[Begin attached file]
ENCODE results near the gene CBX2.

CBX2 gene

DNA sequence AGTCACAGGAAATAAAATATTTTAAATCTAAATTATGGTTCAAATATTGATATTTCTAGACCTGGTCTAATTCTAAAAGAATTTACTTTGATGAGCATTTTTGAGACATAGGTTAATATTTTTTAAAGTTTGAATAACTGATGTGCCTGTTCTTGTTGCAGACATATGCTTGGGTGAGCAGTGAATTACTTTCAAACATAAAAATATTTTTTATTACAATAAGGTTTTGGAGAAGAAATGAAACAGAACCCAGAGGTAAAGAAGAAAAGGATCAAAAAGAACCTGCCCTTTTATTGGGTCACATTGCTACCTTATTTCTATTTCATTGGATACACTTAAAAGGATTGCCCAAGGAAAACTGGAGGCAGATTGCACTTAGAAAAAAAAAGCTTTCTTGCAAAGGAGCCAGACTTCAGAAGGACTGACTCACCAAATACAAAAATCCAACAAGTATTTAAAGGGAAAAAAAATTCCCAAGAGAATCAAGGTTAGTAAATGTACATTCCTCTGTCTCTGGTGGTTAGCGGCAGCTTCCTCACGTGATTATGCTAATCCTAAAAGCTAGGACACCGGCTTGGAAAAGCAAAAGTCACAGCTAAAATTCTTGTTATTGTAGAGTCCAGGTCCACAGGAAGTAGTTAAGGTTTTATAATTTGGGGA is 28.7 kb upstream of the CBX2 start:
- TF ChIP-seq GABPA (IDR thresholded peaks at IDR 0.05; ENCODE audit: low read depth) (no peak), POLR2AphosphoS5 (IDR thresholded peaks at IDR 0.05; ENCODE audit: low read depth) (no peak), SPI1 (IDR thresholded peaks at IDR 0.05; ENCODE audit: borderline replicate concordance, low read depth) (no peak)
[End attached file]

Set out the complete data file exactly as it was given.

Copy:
ENCODE results near the gene CBX2.

CBX2 gene

DNA sequence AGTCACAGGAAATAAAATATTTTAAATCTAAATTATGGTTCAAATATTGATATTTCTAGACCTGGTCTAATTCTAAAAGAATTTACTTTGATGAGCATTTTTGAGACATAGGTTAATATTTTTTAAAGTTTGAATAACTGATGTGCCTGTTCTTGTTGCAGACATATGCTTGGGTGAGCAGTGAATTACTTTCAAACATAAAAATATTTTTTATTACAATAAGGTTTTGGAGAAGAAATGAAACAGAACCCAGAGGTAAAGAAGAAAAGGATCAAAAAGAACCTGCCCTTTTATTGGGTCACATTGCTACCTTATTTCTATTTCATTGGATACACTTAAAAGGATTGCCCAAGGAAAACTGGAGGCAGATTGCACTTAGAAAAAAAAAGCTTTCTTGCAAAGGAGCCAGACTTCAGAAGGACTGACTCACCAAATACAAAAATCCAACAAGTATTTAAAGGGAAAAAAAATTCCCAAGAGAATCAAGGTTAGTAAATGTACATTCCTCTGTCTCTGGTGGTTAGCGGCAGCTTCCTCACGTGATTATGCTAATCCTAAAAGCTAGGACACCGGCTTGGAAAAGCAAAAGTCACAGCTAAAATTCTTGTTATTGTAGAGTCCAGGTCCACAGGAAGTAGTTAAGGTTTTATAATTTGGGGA is 28.7 kb upstream of the CBX2 start:
- TF ChIP-seq GABPA (IDR thresholded peaks at IDR 0.05; ENCODE audit: low read depth) (no peak), POLR2AphosphoS5 (IDR thresholded peaks at IDR 0.05; ENCODE audit: low read depth) (no peak), SPI1 (IDR thresholded peaks at IDR 0.05; ENCODE audit: borderline replicate concordance, low read depth) (no peak)